Humanities & Topic

Each term, each year group will have a central topic which looks at a key aspect of History or Geography and which provides the context for much of the English work (including a shared class text). The structure to our topic teaching (begun in 2012) provides children with the opportunity to explore the world around them, whilst developing valuable study skills:

 

Step 1 - Starting with a 'bang'!

Most topics will begin with a special trip or visitor which aims inspire and enthuse the children about the area which they will be learning about that term. 

 

This could involve a trip to a local museum or place of interest (pictured here is a Year 2 trip to the Bristol Aquarium, kicking off the children's 'Habitats' topic) or it could involve special workshops which take place in school. 

 

Step 2 - Asking big questions.

All topics begin with a 'big questions' - a line of enquiry which encourages discussion and historical research. Some of these aim to challenge stereotypes such as the Year 1 Exploration topic question "Is it true that only men can be explorers?" or the Year 5 Victorians topic question "Did you have to be a white man to be successful in Victorian times?". Other questions encourage children to reflect on the lifestyles and cultural values of peoples past and present, such as the Year 2 Uganda topic "Where would you rather grow up, England or Uganda?" or the Year 4 Romans in Britain topic "Celt child or Roman child - who wins?". These questions help us think more deeply about the impact of history and geography on the lives of people past and present.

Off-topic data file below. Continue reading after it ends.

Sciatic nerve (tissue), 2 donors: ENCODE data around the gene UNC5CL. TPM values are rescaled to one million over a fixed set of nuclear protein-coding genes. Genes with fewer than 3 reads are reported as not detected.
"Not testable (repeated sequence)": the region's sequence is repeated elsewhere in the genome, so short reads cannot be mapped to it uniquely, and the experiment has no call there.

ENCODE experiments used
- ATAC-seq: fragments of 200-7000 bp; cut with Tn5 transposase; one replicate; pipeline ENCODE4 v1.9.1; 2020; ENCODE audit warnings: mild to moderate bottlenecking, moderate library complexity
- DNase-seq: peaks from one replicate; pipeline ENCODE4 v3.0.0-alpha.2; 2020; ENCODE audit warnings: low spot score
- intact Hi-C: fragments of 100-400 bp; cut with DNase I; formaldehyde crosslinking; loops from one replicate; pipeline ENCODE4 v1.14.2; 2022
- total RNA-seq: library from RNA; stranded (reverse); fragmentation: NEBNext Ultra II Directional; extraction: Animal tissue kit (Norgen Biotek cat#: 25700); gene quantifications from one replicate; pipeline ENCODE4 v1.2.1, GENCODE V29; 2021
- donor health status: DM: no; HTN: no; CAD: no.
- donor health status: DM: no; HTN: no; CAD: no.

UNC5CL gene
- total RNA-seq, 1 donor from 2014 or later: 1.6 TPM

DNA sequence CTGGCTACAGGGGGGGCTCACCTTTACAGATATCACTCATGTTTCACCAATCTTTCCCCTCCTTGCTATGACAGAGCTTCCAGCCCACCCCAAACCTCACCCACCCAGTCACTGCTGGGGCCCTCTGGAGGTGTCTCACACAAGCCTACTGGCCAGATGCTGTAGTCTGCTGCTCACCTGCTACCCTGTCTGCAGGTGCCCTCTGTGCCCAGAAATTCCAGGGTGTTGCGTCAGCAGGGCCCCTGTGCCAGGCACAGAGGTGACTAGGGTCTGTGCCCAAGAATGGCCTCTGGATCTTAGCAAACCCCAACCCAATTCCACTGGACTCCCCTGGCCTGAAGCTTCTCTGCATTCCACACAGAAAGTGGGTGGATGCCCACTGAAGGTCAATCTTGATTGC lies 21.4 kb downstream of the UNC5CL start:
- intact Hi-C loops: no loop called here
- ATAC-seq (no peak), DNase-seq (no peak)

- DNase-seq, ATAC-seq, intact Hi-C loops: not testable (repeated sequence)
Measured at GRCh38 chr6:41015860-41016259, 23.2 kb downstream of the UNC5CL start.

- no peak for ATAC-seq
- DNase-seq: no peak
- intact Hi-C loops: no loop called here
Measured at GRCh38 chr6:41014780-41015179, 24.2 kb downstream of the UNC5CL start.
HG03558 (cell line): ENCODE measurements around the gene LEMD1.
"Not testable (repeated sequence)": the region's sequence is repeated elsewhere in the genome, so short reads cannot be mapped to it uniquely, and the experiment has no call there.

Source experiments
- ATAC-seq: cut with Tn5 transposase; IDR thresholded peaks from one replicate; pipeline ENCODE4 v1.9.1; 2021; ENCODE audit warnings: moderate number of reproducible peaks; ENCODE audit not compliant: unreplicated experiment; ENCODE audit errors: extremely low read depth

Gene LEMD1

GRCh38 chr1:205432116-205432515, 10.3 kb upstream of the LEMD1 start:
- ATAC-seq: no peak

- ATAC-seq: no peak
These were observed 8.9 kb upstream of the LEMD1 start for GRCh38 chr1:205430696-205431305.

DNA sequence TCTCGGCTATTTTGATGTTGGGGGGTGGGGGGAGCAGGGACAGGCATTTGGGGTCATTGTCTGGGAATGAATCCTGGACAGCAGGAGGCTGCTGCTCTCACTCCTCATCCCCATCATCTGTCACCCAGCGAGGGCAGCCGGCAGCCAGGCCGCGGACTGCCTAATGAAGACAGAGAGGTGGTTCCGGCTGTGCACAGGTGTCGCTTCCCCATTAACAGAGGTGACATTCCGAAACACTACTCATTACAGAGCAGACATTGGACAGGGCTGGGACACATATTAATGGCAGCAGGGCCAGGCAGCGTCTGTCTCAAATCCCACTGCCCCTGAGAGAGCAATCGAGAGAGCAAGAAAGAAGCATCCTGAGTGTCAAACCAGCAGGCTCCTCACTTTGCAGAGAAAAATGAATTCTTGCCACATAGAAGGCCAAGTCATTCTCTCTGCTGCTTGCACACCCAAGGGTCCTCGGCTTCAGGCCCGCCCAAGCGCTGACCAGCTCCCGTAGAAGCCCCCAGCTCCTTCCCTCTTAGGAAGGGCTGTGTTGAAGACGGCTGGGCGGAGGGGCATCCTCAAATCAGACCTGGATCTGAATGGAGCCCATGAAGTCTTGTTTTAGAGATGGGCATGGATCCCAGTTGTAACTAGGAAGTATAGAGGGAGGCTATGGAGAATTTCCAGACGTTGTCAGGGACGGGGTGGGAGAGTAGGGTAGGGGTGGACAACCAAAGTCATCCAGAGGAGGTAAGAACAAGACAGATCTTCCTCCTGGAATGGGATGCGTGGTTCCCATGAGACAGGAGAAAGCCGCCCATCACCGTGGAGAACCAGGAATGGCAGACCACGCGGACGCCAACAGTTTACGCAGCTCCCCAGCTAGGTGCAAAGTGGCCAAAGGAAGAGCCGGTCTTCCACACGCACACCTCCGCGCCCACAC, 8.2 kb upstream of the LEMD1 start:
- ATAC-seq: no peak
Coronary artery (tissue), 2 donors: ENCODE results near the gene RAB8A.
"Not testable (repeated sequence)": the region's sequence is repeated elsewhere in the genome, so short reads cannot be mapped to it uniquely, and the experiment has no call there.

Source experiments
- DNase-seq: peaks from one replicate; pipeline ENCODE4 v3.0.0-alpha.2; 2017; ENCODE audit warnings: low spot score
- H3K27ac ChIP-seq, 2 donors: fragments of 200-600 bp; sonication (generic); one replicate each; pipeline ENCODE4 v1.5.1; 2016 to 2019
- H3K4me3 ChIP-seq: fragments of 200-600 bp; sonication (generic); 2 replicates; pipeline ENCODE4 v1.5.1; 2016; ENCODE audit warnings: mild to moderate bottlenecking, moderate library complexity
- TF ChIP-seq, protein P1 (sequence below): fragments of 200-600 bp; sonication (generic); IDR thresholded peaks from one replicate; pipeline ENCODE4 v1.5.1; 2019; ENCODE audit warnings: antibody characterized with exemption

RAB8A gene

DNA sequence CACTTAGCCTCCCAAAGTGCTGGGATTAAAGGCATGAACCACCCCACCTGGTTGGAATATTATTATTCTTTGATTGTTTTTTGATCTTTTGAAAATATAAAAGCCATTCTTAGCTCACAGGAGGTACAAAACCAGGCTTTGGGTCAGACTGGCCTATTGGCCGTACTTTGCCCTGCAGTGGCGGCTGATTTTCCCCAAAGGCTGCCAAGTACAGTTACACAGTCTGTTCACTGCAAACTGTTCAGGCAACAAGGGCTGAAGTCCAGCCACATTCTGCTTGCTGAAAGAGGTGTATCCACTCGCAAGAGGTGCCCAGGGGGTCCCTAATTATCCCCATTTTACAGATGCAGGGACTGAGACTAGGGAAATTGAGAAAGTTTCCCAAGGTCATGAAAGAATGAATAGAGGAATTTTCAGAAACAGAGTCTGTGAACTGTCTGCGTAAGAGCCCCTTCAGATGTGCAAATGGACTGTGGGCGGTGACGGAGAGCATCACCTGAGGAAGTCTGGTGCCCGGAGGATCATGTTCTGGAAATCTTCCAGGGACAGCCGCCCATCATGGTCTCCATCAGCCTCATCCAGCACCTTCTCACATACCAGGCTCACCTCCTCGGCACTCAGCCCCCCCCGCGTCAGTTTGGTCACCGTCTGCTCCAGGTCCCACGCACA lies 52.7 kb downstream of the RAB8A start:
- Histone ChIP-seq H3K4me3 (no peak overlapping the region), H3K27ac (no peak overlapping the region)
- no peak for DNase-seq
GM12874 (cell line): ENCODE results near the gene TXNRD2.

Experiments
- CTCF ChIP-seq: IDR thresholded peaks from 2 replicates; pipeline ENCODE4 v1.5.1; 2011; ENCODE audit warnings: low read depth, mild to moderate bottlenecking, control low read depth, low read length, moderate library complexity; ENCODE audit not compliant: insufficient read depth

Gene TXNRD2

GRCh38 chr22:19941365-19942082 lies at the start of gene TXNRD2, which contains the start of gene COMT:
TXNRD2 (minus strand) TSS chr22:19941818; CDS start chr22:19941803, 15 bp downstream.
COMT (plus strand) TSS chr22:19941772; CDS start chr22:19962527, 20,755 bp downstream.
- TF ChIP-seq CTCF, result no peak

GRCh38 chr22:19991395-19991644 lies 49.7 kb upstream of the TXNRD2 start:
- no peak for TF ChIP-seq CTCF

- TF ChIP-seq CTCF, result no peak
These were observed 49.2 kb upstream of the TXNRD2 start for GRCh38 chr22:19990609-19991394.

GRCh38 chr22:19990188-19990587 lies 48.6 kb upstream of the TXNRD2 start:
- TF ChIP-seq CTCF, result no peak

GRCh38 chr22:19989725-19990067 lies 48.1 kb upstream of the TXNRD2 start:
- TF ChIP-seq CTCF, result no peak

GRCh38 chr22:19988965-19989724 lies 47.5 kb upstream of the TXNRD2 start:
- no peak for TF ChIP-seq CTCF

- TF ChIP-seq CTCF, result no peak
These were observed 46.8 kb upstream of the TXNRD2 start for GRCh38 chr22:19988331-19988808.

Step 3 - Learning and research.

The first half of the topic is taken up with the children acquiring the geographical or historical skills and knowledge needed to understand the key themes within the topic. Wherever possible this will involve children reading the facts and stories for themselves before being taught directly by the teacher.

 

Step 4 - Champion Learner Challenge

 

We want the children to show us that they have truely mastered the skills and knowledge covered by the topic and therefore the last few weeks of every topic are focused around the children's 'Champion Learner Challenges'. These are invidivual projects which either have a set theme (see link below) or are open projects where the children are free to research and explore an aspect of the topic which interests them most.

 

These projects are completed partly in school and partly at home. When they are finished, are topics conclude with a special open afternoon where the children have to present their project to visiting parents and answer any questions.

 

Copies of some of the various topic plans are available below.